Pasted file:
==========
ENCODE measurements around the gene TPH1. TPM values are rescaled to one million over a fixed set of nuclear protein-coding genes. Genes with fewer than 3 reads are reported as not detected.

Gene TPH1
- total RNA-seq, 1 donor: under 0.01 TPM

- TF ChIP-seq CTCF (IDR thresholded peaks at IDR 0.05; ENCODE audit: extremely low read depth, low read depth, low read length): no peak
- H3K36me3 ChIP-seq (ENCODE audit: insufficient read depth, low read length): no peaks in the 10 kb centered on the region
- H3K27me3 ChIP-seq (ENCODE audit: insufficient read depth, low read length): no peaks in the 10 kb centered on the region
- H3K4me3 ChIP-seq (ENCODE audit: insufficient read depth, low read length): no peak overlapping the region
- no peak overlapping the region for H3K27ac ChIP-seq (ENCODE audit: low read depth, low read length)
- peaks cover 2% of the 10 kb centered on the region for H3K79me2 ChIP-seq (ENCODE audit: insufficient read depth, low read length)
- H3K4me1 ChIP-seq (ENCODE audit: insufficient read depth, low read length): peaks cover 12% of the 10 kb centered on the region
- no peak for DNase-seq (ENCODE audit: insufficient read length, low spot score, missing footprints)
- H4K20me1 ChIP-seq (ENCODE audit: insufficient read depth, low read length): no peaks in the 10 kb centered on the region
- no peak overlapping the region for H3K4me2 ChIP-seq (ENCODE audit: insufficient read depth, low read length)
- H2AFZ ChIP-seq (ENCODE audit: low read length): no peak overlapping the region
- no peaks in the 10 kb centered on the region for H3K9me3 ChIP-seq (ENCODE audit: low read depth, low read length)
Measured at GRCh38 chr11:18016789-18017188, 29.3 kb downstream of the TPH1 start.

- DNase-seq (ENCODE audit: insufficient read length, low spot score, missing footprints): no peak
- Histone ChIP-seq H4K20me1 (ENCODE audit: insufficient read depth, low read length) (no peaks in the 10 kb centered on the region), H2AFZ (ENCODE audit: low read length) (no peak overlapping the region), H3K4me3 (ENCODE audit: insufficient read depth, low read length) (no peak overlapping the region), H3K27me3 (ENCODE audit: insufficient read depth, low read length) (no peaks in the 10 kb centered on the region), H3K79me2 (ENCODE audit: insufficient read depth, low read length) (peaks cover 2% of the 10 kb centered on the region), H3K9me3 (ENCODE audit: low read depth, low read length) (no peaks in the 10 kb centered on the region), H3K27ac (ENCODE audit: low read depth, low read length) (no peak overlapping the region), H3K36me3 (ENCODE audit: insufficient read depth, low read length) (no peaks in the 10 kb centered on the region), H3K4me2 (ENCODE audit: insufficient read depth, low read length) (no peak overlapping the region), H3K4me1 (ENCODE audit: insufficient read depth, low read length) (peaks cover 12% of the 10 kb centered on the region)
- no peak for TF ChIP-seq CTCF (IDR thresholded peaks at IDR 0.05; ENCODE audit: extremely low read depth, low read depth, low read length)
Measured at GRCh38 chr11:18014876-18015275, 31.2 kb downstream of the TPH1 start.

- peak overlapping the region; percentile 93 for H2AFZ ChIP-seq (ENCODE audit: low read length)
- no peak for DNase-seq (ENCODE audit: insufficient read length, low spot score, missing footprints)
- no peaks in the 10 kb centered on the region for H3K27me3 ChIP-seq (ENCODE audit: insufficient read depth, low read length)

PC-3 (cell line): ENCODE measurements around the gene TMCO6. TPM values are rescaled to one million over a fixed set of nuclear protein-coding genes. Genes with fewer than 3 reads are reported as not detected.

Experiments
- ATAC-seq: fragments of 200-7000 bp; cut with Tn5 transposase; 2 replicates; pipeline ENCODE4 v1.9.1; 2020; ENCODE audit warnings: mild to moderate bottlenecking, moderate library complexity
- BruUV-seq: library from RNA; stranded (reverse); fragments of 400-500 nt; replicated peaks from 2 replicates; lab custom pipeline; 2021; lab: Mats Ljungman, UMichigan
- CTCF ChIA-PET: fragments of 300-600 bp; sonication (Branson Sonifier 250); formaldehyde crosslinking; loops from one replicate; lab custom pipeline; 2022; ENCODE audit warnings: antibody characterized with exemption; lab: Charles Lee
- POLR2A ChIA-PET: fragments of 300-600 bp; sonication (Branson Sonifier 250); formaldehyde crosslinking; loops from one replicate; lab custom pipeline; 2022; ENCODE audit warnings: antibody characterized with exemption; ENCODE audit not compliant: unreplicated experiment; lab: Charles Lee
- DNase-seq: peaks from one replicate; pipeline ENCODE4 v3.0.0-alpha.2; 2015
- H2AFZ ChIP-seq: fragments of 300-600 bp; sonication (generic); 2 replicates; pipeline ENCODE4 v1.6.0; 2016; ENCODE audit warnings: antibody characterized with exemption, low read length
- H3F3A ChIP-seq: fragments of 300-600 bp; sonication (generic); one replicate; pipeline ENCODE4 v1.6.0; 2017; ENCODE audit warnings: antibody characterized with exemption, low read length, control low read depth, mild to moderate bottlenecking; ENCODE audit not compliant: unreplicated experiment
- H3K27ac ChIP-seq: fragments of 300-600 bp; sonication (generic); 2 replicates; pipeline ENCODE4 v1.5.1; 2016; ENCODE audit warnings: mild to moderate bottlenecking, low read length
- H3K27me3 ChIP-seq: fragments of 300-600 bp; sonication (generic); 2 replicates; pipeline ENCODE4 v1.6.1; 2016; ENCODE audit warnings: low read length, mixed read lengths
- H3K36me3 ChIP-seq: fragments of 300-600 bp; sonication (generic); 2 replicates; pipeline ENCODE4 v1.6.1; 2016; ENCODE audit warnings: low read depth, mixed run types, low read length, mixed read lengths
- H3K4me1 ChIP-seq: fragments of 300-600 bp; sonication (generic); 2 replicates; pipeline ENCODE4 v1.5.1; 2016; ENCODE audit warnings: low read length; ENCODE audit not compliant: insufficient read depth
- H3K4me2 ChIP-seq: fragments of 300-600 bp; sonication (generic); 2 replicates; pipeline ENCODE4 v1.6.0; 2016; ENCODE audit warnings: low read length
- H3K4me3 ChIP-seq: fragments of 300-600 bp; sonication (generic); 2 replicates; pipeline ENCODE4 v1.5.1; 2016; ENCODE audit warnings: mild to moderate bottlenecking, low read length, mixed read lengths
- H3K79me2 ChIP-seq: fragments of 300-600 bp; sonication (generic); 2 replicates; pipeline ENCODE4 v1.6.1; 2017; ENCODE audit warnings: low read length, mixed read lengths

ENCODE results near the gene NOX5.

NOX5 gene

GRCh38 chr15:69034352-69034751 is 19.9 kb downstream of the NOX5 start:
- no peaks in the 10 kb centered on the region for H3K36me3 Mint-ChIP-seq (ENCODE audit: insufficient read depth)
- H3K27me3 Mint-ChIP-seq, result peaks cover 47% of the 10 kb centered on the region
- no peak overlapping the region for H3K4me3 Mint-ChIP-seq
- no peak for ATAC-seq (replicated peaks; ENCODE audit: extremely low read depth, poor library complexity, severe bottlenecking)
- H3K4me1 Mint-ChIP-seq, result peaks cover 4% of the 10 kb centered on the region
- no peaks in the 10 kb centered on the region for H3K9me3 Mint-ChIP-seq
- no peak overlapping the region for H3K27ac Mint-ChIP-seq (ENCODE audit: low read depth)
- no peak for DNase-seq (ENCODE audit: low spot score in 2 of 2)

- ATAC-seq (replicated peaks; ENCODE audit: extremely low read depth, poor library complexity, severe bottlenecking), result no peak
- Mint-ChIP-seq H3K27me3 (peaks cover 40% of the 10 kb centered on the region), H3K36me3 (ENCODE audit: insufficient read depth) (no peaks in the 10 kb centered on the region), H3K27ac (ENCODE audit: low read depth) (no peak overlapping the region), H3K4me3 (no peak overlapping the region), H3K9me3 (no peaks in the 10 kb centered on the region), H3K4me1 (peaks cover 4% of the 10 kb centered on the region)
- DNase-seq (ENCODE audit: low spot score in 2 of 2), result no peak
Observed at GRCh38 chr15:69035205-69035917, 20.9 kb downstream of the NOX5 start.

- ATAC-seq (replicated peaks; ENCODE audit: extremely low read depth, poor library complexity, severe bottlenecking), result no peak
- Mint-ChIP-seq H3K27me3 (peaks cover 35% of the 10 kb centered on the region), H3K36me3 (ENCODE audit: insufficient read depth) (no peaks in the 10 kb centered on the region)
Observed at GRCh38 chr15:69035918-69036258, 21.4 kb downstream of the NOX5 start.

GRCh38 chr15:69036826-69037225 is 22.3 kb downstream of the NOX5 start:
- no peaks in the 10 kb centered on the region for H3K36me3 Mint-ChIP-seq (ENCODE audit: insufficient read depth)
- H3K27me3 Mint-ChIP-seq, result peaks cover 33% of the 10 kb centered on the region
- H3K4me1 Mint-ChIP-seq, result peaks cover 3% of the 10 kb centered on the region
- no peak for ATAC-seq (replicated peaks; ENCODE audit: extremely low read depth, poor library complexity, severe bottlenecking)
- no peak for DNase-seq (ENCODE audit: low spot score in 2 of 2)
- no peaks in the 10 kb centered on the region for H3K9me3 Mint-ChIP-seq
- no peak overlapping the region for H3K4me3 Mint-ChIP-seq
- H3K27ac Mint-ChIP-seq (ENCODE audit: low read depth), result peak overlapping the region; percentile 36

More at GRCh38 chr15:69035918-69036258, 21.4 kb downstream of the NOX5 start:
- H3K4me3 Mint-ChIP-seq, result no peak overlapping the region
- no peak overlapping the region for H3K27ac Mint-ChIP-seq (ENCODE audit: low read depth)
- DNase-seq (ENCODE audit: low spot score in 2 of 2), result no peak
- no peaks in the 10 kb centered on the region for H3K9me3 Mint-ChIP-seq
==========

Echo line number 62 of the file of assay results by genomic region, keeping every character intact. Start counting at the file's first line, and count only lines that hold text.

- no peak for ATAC-seq (replicated peaks; ENCODE audit: extremely low read depth, poor library complexity, severe bottlenecking)